Go Explore: The Grand Canyon

We know what you might be thinking: the Grand Canyon? How cliché. Everyone has been there!

Give us a chance to explain. Yes, this is a very popular destination, particularly during the summer, but what about during the winter months? Not so much. Folks get scared off by the cold. Little do they know that the South Rim of the Grand Canyon is open year-round and is an amazing place to go explore.

Where to Kamp

There are only three campsites in the South Rim of the Grand Canyon, but thankfully, during the winter months, these places aren’t jam-packed! We recommend making reservations ahead of time just in case.

Mather Point Campground:

Located right outside of the Grand Canyon Village, there are plenty of lodges, shuttles and a visitor center nearby. This campground is so popular due to all of its nearby amenities. There are 500 campsites available and cost $18 per night. Animals are allowed as long as they are supervised and on a leash at all times.

Trailer Village:

This is the only RV park located in the South Rim. It has full hook-ups with paved sites up to 50 feet in length. Wanting to eat well on this trip? Don’t you fret! There are picnic tables, grills and electrical services available.

Desert View Campground:

If you are looking for a more secluded campground, this is your spot. There are only 50 campsites available and are located 26 miles from the hustle and bustle of the Grand Canyon Village. There are no RV hook-ups and the cost is $12 per night. Pets are allowed, but be sure to have them on a leash and under supervision at all time.

Overnight Mule Rides:

Looking for something out of the ordinary? Take a trip on the mule from Bright Angel Lodge and travel 10.5 miles to the floor of the canyon. After a long day of riding stay the night at Phantom Ranch in a log cabin before returning on the trail the next day. Overnight rides include accommodations and meals! Two-night trips are available as well.

Where to Explore

South Rim Lookout Points:

There are two types of viewpoints in the South Rim of the Grand Canyon—the Easy Access and the Take-a-Hike viewpoints. The Easy Access viewpoints speak for themselves… they are easily accessible, but to get the spectacular views, you would have to take a little hike.

  •      Easy Access Grand Canyon Viewpoints:

 Lookout Studio is the closest site to Bright Angel Lodge and has a panoramic view of the Canyon.

Yavapai Point gives a deep view into the inner canyon and a view of the Colorado River.

Mather Point provides a magnificent view of the rock pinnacles, named Vishnu Temple and Temple of Zoraster. Many visitors also suggest sticking around in the evening in order to view the magnificent sunset that stretches across the sky.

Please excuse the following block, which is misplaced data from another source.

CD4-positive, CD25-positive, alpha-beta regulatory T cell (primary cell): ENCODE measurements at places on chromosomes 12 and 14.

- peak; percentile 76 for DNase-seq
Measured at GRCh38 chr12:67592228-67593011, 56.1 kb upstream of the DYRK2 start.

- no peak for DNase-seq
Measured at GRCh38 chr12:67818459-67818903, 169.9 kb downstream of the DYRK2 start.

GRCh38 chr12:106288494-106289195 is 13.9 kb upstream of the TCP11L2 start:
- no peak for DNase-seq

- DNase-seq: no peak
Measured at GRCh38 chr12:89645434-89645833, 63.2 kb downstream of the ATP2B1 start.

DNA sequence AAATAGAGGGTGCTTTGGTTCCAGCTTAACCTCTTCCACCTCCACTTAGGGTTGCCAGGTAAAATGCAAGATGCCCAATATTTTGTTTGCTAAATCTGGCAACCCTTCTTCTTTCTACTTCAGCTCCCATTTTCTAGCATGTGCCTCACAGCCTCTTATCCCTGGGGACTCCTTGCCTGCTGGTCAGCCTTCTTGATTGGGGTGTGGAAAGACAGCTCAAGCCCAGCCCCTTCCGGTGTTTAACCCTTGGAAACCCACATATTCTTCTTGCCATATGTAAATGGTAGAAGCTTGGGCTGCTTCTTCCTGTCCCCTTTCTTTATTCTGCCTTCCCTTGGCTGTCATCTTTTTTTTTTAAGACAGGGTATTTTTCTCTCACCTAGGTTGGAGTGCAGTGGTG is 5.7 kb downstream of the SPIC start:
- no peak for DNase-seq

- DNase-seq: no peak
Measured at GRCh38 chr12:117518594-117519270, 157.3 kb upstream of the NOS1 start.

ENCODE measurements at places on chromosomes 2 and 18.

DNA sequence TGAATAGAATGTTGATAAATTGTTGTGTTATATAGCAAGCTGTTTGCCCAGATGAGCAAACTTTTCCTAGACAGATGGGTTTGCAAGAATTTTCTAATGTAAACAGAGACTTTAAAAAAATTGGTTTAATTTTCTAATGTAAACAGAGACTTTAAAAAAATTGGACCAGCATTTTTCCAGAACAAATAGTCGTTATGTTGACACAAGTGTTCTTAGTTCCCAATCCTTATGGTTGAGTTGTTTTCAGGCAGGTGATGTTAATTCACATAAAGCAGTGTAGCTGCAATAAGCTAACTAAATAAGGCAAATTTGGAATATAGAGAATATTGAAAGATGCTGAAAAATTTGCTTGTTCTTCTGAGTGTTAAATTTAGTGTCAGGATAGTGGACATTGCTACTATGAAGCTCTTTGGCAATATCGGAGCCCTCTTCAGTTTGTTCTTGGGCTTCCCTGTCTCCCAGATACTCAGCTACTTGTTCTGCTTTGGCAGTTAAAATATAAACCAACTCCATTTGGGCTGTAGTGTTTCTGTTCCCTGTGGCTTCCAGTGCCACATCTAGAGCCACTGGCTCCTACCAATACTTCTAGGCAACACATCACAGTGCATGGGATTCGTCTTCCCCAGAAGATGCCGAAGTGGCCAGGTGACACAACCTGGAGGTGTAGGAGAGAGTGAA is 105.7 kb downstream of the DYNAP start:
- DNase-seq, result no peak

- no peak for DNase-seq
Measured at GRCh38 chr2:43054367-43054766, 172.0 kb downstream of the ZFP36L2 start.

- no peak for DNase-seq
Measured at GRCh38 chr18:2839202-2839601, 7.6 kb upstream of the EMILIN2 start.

Moran Point is most famous for its sunset view because it gives off its “Sinking Ship” Illusion. The formation of the rocks creates the resemblance of a sinking ship as the sun lowers beneath them.

  •      Take-a-Hike Grand Canyon Viewpoints:

Grandview Point is one of the highest point of the South Rim. The trail does get narrow and steep, making it treacherous at times, but nothing compares to its view of Horseshoe Mesa.

  Zuni Point is one of the South Rim’s best kept secrets. There is no sign pointing to this trail, but it is located between mile post 257 and 258 where the rim is just yards from the road through the trees. Its views are similar to Moran Point if you are unable to locate it, but the isolation is its key attraction.

Yuma Point takes a day’s hike to get to. THIS TRAIL IS FOR EXPERTS! It’s very difficult and the terrain can be extremely dangerous, but the seclusion offered by this viewpoint gives you the true untouched vision of the Grand Canyon.

Historic Villages:

A lot of folks forget that the Grand Canyon has actually been inhabited and lived in since the late 1880’s. Yes, this isn’t technically camping, but there are definitely places you can’t miss in the historic village. If you’re looking to take a break from the great outdoors and grab your family and friends some awesome souvenirs, this is the place to do it!

  •      Hermit’s Rest was built in 1914 to look like an old miner’s cabin by the renowned Southwest architect, Mary Jane Colter. Snuggle up next to its giant fireplace and enjoy a cup of hot cocoa. Please be warned that Hermit’s Rest can only be visited by park shuttle and the road is closed to private vehicles.
  •      El Tovar was built in 1905 and has had many dignitaries pass through its doors, including: Albert Einstein, Theodore Roosevelt, Bill Clinton and even musical legend Paul McCartney. Take a walk in the footsteps of the famous and enjoy fine dining and accommodations.
  • Desert View Watchtower is the perfect way to get a 360-view of the South Rim. The 70-foot watchtower gives a clear view of the Painted Desert, the San Francisco Peak and Vermillion Cliffs. Is the 70-foot hike up turning you away? Don’t worry there is plenty to look on your way up. The staircases have been masterfully painted with murals by artist Frank Kabootie.

What To Do

Horseback Ride:

Saddle up and ride along the Rim via horseback. The Apache Stables even offers you a campfire meal for a truly Western experience during the horseback tour.

Bike Rentals:

There are many viewpoints and outlooks that cannot be accessed by car, but you can definitely bike to experience them. There is no other way to find the path less traveled than by trying it by bike!

Geology Museum:

Take a break to learn about the beautiful nature you are in! Hike to the Yavapai Geology Museum, located on the most spectacular viewpoints of the South Rim. You are guaranteed a lesson in geology by a Park Ranger and a look at the topographic relief model that gives a  better understanding of how the Grand Canyon evolved geologically.